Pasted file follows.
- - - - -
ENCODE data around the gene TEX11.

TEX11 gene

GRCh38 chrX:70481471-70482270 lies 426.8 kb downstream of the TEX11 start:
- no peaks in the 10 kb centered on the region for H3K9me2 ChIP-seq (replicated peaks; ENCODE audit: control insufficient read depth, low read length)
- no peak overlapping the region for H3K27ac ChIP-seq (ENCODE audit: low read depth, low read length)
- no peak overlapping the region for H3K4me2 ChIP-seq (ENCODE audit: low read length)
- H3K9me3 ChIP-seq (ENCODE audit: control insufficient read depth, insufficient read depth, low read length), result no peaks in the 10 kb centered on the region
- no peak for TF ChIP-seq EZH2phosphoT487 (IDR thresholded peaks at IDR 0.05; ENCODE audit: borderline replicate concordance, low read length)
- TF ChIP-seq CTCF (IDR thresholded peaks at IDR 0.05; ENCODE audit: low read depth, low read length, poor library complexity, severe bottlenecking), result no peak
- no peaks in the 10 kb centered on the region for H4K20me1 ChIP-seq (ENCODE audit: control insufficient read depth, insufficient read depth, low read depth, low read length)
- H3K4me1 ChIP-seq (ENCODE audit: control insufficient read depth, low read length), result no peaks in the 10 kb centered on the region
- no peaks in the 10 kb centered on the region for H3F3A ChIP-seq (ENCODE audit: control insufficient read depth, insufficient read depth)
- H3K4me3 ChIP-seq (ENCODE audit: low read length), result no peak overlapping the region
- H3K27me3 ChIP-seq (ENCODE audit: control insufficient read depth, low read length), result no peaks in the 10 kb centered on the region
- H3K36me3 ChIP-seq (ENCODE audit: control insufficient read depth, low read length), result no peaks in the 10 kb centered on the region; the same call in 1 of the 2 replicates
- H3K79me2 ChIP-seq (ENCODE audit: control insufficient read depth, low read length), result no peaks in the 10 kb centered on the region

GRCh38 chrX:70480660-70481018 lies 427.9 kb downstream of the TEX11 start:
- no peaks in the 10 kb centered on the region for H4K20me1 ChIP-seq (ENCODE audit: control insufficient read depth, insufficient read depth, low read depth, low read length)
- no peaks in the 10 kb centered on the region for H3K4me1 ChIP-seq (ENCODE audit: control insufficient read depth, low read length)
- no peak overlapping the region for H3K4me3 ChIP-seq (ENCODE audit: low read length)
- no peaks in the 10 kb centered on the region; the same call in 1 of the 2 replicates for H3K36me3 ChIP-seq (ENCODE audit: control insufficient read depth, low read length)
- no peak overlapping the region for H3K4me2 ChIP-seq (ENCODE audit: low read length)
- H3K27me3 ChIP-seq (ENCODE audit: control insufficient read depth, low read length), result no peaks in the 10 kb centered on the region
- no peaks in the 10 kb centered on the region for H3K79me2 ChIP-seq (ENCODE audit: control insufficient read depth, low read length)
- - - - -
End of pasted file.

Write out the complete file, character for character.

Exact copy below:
ENCODE data around the gene TEX11.

TEX11 gene

GRCh38 chrX:70481471-70482270 lies 426.8 kb downstream of the TEX11 start:
- no peaks in the 10 kb centered on the region for H3K9me2 ChIP-seq (replicated peaks; ENCODE audit: control insufficient read depth, low read length)
- no peak overlapping the region for H3K27ac ChIP-seq (ENCODE audit: low read depth, low read length)
- no peak overlapping the region for H3K4me2 ChIP-seq (ENCODE audit: low read length)
- H3K9me3 ChIP-seq (ENCODE audit: control insufficient read depth, insufficient read depth, low read length), result no peaks in the 10 kb centered on the region
- no peak for TF ChIP-seq EZH2phosphoT487 (IDR thresholded peaks at IDR 0.05; ENCODE audit: borderline replicate concordance, low read length)
- TF ChIP-seq CTCF (IDR thresholded peaks at IDR 0.05; ENCODE audit: low read depth, low read length, poor library complexity, severe bottlenecking), result no peak
- no peaks in the 10 kb centered on the region for H4K20me1 ChIP-seq (ENCODE audit: control insufficient read depth, insufficient read depth, low read depth, low read length)
- H3K4me1 ChIP-seq (ENCODE audit: control insufficient read depth, low read length), result no peaks in the 10 kb centered on the region
- no peaks in the 10 kb centered on the region for H3F3A ChIP-seq (ENCODE audit: control insufficient read depth, insufficient read depth)
- H3K4me3 ChIP-seq (ENCODE audit: low read length), result no peak overlapping the region
- H3K27me3 ChIP-seq (ENCODE audit: control insufficient read depth, low read length), result no peaks in the 10 kb centered on the region
- H3K36me3 ChIP-seq (ENCODE audit: control insufficient read depth, low read length), result no peaks in the 10 kb centered on the region; the same call in 1 of the 2 replicates
- H3K79me2 ChIP-seq (ENCODE audit: control insufficient read depth, low read length), result no peaks in the 10 kb centered on the region

GRCh38 chrX:70480660-70481018 lies 427.9 kb downstream of the TEX11 start:
- no peaks in the 10 kb centered on the region for H4K20me1 ChIP-seq (ENCODE audit: control insufficient read depth, insufficient read depth, low read depth, low read length)
- no peaks in the 10 kb centered on the region for H3K4me1 ChIP-seq (ENCODE audit: control insufficient read depth, low read length)
- no peak overlapping the region for H3K4me3 ChIP-seq (ENCODE audit: low read length)
- no peaks in the 10 kb centered on the region; the same call in 1 of the 2 replicates for H3K36me3 ChIP-seq (ENCODE audit: control insufficient read depth, low read length)
- no peak overlapping the region for H3K4me2 ChIP-seq (ENCODE audit: low read length)
- H3K27me3 ChIP-seq (ENCODE audit: control insufficient read depth, low read length), result no peaks in the 10 kb centered on the region
- no peaks in the 10 kb centered on the region for H3K79me2 ChIP-seq (ENCODE audit: control insufficient read depth, low read length)